ADAMS, John (1735-1826). Autograph letter signed ("John Adams") as President, to "His Excellency Arthur St. Clair, Governor of the Territory North West of the River Ohio," Quincy, [Massachusetts], 2 September 1798. 1 page, folio, neatly inlaid, two small tears at right-hand edge (affecting two letters in one word of closing), narrow strip of discoloration along top.
THE PRESIDENT ACKNOWLEDGES THE SALUTE OF A FRONTIER CAVALRY UNIT. St. Clair (1736-1818), a former Continental Army officer and President of the Continental Congress, was the first Governor of the North-West Territory, appointed in 1787, but was removed from office by Jefferson in 1802 for criticisms of legislation relating to the admission of Ohio. Adams writes: "I received but two or three days ago your favour of the 30th of July, inclosing an Address of the Officers and Privates of a Troop of Horse, organized and equipped in Cincinnati. I perceive with Joy and Pride a Spirit of Patriotism and a degree of Unanimity prevailing in our Country which...cannot fail to insure its Safety and Serve its Prosperity. I thank you, Sir, for the obliging part you have taken in transmitting this Address and ask...you to convey a few Words by way of answer...in any manner you shall judge most agreeable...."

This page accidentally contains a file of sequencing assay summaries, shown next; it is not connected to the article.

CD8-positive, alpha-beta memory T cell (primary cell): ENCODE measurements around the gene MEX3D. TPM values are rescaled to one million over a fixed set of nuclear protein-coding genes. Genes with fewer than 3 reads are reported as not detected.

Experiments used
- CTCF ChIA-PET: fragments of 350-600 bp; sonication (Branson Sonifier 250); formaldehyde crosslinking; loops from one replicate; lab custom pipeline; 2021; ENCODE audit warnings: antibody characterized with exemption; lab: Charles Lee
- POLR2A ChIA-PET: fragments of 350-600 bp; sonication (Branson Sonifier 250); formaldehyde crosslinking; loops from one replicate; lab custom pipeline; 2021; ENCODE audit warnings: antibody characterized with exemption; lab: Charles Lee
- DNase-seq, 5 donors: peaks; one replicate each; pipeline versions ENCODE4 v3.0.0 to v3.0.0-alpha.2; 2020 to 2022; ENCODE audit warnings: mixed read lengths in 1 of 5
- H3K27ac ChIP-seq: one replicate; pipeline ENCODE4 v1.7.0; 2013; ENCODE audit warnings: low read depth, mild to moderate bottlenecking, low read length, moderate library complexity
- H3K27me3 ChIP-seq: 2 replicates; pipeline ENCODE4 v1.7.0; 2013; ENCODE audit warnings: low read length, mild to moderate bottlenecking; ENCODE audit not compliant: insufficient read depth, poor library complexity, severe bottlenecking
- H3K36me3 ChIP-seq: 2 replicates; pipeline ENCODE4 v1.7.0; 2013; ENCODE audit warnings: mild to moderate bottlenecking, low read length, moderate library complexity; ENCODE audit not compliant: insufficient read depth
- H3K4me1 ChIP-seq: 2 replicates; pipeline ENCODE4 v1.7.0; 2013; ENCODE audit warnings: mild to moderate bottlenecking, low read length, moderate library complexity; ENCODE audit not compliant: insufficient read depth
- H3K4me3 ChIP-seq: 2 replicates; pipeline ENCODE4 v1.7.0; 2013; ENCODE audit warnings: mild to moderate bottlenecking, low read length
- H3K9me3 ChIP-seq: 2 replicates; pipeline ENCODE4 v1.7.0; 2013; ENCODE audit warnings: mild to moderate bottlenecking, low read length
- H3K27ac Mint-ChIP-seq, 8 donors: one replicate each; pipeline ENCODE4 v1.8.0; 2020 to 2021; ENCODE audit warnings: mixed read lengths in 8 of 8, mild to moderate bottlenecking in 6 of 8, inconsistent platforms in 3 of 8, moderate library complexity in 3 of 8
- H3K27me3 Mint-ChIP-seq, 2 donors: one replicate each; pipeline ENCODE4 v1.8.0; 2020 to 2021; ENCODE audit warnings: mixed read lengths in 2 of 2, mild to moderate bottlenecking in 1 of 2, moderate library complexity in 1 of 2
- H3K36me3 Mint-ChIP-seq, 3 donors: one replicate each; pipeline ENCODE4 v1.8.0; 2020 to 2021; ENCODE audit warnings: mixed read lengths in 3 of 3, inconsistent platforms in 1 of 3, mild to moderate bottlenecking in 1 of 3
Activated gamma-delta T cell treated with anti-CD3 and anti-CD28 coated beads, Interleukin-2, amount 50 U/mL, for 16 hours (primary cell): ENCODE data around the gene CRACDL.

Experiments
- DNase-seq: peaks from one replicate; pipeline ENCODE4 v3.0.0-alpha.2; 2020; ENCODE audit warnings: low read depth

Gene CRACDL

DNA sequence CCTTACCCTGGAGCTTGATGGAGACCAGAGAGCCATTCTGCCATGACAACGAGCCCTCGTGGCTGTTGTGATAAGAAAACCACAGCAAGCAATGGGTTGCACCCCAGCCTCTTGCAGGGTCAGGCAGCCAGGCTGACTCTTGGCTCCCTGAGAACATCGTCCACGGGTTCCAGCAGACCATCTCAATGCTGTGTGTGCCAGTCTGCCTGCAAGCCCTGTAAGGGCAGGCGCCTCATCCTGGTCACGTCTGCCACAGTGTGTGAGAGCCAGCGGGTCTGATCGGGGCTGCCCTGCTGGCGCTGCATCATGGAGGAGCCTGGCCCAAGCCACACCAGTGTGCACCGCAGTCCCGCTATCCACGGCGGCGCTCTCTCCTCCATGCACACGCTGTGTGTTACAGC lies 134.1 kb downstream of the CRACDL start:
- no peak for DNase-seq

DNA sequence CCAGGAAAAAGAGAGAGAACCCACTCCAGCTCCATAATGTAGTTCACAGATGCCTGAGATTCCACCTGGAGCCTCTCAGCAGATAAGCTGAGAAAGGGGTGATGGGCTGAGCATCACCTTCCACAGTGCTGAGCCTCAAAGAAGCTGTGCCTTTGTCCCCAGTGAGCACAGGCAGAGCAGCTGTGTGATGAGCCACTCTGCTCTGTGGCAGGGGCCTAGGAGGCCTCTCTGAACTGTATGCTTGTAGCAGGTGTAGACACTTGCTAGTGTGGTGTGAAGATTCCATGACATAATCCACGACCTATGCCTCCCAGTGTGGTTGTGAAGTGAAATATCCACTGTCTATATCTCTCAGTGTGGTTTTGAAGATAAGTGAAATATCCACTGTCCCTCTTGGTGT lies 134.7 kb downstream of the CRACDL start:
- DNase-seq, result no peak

Despite his optimistic allusions to the "unanimity prevailing in our Country," Adams's single term as President would prove highly fractious, as exemplified by the Alien & Sedition Acts, adopted just prior to this letter, largely the fruit of Anti-Republican sentiments following the "X,Y,Z" Affair.